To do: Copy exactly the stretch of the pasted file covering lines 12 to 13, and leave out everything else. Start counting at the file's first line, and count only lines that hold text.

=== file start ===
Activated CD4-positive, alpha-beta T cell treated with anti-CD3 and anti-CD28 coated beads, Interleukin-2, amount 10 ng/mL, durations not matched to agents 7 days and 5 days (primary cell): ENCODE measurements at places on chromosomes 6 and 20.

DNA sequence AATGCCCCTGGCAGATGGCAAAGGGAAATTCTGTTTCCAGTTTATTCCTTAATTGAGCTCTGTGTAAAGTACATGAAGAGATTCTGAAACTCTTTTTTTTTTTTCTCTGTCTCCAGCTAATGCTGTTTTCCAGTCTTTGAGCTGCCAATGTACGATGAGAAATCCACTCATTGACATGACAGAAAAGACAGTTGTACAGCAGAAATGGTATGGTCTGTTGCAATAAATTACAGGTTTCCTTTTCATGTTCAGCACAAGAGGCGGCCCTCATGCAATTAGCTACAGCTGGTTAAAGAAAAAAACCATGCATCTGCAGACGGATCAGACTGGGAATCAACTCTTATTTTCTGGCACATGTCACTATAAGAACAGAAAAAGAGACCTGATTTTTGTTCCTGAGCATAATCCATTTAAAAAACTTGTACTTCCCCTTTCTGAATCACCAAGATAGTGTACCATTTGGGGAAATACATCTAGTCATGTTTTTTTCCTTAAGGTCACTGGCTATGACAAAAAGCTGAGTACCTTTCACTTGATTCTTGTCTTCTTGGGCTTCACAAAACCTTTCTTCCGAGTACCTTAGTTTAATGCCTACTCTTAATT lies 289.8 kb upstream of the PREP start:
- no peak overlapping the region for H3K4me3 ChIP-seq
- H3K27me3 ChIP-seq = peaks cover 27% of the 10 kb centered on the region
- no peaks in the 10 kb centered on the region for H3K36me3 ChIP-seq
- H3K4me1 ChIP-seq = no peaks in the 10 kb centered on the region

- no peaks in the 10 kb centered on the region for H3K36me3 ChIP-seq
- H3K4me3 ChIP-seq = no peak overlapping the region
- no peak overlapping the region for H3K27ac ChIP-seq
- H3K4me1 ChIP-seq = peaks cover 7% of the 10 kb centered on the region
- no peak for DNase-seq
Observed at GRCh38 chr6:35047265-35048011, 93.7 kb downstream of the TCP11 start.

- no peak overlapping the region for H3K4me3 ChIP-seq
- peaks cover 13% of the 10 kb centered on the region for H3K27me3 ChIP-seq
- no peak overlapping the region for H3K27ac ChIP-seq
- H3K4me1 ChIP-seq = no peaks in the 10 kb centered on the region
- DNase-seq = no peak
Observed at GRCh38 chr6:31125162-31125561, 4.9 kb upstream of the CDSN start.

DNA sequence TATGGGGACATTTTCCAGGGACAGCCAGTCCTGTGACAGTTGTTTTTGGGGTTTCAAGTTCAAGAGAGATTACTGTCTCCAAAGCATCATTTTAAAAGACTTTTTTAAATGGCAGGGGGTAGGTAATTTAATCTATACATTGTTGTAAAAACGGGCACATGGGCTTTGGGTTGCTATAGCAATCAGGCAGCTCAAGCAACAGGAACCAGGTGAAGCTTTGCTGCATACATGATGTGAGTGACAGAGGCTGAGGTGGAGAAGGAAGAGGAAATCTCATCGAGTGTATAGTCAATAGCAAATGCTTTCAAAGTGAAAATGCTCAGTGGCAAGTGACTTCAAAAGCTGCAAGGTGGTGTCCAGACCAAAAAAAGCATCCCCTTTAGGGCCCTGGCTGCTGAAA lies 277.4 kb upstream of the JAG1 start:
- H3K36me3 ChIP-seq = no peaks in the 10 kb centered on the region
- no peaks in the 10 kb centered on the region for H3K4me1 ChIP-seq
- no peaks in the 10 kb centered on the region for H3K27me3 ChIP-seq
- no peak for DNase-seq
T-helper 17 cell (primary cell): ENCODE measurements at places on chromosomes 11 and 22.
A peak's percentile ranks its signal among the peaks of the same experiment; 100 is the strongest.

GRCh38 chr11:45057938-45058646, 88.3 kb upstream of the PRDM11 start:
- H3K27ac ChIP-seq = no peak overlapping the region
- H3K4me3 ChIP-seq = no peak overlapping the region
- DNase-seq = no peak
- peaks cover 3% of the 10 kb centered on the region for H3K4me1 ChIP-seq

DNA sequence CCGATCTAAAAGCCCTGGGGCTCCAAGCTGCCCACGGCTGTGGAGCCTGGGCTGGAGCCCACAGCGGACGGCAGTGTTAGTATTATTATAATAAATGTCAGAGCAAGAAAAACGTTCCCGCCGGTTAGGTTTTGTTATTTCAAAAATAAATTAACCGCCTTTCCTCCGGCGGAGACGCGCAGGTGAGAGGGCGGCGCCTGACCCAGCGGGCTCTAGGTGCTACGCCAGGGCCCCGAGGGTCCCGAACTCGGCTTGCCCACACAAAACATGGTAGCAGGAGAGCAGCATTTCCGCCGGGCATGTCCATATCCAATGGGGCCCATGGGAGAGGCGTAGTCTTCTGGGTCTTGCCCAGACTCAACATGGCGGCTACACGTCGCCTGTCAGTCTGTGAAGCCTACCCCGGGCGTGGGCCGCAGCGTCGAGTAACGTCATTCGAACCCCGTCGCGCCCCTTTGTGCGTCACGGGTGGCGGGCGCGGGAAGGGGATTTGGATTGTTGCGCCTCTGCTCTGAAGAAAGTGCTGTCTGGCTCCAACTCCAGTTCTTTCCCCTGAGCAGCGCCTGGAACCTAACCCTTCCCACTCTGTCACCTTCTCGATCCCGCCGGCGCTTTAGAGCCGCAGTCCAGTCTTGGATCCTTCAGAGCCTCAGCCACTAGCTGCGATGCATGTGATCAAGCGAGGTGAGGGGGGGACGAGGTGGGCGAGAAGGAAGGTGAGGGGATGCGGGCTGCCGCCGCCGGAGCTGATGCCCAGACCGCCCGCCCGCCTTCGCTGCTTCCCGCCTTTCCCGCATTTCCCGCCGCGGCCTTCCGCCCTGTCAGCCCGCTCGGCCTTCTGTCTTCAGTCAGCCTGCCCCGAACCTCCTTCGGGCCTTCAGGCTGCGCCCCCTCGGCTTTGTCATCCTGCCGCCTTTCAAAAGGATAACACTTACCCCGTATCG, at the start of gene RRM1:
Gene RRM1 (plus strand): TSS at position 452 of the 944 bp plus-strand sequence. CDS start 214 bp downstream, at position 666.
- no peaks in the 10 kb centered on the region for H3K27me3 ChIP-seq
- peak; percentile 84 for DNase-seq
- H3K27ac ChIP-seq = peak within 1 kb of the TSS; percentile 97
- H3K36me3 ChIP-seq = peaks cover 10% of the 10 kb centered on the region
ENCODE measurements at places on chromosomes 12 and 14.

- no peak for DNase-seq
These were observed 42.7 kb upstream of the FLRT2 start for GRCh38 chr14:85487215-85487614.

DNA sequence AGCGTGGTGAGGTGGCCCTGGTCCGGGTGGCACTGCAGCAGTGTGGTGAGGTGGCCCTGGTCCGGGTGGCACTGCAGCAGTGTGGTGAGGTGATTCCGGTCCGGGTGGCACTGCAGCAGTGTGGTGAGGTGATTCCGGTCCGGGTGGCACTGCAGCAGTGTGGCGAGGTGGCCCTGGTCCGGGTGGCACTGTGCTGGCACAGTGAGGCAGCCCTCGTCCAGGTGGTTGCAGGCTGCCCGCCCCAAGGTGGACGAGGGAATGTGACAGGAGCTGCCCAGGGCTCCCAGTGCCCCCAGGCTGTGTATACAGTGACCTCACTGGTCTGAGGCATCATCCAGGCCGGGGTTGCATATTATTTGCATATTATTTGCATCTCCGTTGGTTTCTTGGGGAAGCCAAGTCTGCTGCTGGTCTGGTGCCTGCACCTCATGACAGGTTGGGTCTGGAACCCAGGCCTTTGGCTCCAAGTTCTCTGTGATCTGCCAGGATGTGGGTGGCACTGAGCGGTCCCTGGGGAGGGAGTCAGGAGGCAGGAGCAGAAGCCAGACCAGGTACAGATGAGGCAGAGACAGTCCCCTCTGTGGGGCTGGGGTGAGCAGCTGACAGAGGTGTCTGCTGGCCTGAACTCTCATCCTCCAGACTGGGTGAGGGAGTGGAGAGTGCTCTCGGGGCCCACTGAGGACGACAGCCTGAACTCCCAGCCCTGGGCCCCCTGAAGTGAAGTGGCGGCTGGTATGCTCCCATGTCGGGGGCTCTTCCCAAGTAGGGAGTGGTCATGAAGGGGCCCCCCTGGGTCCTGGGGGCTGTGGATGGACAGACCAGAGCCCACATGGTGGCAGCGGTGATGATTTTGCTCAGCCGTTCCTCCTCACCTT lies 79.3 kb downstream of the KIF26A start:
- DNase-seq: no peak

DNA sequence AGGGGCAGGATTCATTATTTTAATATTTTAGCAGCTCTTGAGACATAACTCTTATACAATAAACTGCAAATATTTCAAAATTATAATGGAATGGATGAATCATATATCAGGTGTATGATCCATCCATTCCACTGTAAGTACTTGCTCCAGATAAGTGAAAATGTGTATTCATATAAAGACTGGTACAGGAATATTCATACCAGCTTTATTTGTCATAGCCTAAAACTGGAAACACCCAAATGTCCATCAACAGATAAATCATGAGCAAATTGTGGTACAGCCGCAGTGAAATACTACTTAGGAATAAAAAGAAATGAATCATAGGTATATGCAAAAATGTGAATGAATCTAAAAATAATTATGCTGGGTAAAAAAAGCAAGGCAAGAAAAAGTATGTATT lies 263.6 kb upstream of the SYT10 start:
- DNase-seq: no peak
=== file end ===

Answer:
Observed at GRCh38 chr6:35047265-35048011, 93.7 kb downstream of the TCP11 start.

- no peak overlapping the region for H3K4me3 ChIP-seq